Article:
Monitor and calibrator help

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  • #32073

    SteveC
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    Hi all,

    I am a serious amateur photographer. I occasionally print images for family on an Epson SC-P600 and sometimes enter digital images in international photo comps. Sometimes they request images in AdobeRGB or sRGB. I may in the future submit print images to said competitions.  I used to use a Samsung 226BW and calibrated it with an i1 display 2. Eventually I could no longer calibrate it to 120cdm2, so swapped it for a Phillips 24V37 (srgb only) which was used on my wife’s computer. It is an IPS panel and listed in the specs as W-LED backlight. Graphics card is a GeForce 1650 Super.

    I have borrowed a SpyderX Pro and calibrated it with both Datacolor s/w and DisplayCal, although I am not sure if I used DisplayCal correctly. With both systems it seemed to calibrate OK.

    Considering I don’t do any serious gaming, my questions are, should I upgrade the monitor, (bearing in mind I am retired and on a pension) to a BenQ SW240 which is full AdobeRGB? I don’t  have room on my desk for anything larger that 24″. Nor can I spend thousands on the likes of an Eizo.

    Second question is what calibrator? I have read the thread on calibrators and there is mention of X-Rite id3 but I do not know what that refers to as there is no such model on either X-Rite or Calibrite site.

    Third question, should I calibrate for D65 or D50?

    Fourth question, what brightness should I calibrate to?

    TIA for any thoughts,

    Steve

    • This topic was modified 1 month, 2 weeks ago by SteveC.

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    #32083

    Vincent
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    Benq SW240 HW calibration software does not support its own backlight. Actually Benq software does not support any of the monitors in SW line.
    Also Spyder X is a wrong choince, not distributed corrections. You’ll need an i1Displaypro and try to correct yourself the faulty Benq software by placing the proper EDR correction (HP bundled in DIsplayCAL and other software) in Benq EDR forlder, then nmodify the ini file to pint the proper one. If it gets ignored you’ll have to do a lot of work: see CS2731 thread in this foruk, although it’s easier for Eizo guys since their “wrong” EDR and teh good one matches in spectral series length… and yours not so “forging” the proper EDR may be a more difficult task.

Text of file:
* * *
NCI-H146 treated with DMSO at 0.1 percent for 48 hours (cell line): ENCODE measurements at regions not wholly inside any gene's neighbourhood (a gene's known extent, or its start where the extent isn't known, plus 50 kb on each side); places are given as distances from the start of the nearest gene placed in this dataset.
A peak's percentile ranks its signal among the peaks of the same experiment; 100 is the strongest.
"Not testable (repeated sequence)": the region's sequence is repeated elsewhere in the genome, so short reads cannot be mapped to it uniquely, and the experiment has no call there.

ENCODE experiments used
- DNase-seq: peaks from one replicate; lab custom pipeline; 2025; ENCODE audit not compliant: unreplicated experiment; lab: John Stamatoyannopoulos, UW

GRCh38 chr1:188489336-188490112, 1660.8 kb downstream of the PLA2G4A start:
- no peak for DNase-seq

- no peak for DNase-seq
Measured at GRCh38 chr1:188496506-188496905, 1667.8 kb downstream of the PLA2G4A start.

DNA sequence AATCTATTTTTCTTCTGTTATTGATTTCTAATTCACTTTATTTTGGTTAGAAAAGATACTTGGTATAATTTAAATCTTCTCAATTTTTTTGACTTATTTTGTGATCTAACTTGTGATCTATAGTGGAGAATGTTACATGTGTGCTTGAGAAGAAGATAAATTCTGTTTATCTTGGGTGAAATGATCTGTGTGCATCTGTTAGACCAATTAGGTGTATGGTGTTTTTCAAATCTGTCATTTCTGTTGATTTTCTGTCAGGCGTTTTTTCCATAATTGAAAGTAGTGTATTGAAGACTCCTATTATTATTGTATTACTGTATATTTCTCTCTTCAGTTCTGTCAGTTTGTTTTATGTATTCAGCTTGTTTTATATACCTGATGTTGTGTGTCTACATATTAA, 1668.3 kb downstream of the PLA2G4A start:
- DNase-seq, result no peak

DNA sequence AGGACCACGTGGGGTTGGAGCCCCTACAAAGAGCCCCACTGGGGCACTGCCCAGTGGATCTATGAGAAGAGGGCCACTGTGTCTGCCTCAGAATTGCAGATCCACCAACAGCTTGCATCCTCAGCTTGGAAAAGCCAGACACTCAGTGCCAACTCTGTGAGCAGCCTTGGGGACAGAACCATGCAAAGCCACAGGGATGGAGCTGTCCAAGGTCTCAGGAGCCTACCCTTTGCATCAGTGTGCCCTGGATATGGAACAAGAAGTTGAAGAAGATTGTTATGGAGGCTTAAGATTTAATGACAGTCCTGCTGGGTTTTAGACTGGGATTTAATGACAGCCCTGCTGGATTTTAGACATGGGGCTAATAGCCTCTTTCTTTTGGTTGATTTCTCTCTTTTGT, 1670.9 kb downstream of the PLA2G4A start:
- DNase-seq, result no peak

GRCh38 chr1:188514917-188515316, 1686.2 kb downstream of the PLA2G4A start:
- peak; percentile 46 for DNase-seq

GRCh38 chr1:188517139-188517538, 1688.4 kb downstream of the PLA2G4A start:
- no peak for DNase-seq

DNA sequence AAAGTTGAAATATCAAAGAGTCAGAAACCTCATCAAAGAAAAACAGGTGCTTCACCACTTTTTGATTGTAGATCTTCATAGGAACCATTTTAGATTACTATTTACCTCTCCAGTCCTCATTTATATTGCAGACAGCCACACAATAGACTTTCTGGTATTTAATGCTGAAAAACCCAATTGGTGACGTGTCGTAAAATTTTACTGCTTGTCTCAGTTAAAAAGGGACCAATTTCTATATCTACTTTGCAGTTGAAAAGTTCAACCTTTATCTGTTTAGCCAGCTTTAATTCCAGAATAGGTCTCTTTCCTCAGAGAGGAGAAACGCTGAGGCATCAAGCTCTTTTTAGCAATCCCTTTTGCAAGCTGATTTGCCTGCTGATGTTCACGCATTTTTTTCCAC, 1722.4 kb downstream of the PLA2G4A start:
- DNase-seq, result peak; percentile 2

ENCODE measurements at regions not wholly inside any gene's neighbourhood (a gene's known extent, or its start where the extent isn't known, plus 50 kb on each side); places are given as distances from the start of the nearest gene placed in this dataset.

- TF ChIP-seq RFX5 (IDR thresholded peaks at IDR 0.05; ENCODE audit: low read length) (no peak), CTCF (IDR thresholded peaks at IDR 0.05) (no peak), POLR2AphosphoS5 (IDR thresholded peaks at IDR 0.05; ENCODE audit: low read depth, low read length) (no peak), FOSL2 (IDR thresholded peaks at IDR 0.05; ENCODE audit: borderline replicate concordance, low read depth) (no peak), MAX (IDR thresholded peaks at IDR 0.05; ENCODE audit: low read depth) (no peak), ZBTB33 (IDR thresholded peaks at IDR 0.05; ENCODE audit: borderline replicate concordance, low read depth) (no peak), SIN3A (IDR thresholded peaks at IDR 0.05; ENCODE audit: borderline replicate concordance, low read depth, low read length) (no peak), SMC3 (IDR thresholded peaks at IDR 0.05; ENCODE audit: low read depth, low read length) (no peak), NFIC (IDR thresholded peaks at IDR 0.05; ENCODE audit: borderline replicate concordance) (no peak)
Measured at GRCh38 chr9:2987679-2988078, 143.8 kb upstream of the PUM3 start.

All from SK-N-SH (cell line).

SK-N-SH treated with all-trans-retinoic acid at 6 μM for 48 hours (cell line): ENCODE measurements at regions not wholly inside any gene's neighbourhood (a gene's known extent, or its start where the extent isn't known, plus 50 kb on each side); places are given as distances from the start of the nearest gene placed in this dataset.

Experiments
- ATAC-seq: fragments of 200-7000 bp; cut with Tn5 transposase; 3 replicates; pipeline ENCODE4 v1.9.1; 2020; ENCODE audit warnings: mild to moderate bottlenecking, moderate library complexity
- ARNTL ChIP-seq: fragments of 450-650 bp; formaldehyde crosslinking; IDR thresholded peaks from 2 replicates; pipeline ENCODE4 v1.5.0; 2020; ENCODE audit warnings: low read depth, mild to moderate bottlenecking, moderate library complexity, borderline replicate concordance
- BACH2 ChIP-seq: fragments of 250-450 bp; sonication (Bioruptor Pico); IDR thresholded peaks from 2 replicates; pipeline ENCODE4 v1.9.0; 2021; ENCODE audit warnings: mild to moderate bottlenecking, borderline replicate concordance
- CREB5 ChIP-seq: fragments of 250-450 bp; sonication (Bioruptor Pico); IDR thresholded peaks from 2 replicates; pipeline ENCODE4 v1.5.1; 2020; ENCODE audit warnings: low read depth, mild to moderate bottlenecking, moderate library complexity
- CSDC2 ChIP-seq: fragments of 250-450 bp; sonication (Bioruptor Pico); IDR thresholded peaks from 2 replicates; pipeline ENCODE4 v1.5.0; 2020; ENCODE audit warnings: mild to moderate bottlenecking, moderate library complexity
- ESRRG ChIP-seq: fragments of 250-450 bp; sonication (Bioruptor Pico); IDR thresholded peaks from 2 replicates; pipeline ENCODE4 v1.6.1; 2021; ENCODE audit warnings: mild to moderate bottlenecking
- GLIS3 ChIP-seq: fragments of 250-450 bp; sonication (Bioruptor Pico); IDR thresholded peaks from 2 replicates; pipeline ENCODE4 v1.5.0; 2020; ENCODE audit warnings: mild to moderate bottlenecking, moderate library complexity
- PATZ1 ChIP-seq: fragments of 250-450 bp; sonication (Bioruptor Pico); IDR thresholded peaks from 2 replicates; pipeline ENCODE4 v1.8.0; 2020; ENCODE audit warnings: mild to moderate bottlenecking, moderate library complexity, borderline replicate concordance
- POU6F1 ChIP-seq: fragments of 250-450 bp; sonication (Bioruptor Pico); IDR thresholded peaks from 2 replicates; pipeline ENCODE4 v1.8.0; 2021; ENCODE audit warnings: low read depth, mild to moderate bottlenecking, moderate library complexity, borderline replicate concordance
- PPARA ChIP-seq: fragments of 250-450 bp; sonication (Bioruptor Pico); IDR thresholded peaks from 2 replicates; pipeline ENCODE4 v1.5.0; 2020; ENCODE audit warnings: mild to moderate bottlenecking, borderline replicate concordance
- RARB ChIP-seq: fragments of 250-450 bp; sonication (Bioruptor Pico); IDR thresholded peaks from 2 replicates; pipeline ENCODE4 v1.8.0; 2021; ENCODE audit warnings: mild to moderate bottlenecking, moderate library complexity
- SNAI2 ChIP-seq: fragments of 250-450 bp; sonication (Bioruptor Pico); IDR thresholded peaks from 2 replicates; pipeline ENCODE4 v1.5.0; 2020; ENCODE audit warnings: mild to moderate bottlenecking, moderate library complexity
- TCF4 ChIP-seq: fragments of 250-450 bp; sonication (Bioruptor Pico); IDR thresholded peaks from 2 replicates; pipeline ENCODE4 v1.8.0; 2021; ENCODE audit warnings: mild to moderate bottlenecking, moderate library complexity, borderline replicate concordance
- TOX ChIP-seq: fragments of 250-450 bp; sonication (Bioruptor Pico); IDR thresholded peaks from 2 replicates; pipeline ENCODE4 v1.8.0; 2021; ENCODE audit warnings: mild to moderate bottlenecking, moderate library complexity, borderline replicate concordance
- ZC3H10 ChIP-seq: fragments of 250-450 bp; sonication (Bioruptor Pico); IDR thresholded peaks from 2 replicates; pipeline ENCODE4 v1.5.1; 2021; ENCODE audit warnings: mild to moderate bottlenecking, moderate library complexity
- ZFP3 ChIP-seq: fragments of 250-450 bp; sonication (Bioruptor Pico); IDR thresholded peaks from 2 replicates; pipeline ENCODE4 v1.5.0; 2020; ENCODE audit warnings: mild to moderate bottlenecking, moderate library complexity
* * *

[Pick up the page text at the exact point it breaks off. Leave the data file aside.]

The safest option is CS2420 which on lastest units should be the same WLED PFS like SW240 but “a good one”. Then forge EDR like in Midas’ CS2731 thread in this forum (or LiftGammaGain)… alwais with an i1DIsplayPro of course.

    DisplayCAL is a good sftware but since thos displays hacve HW calibration it would be a waste to do not use it, specially if you are going to suffer banding after calibration because you do not have an AMD GPU.

    D65 o D50 is up to what you want to do. D50 is used with “simulate white paper color” in direct monitor to printer copy comparisons… but in order to do that you’ll need normalized light or soemthing close to that: CCFL from normlicht/osram,  Yuji v+RGB LEDs (or korean equivalent) or some halogen lamp. That is a rabbt hole on its own and can be as expensive as monitor.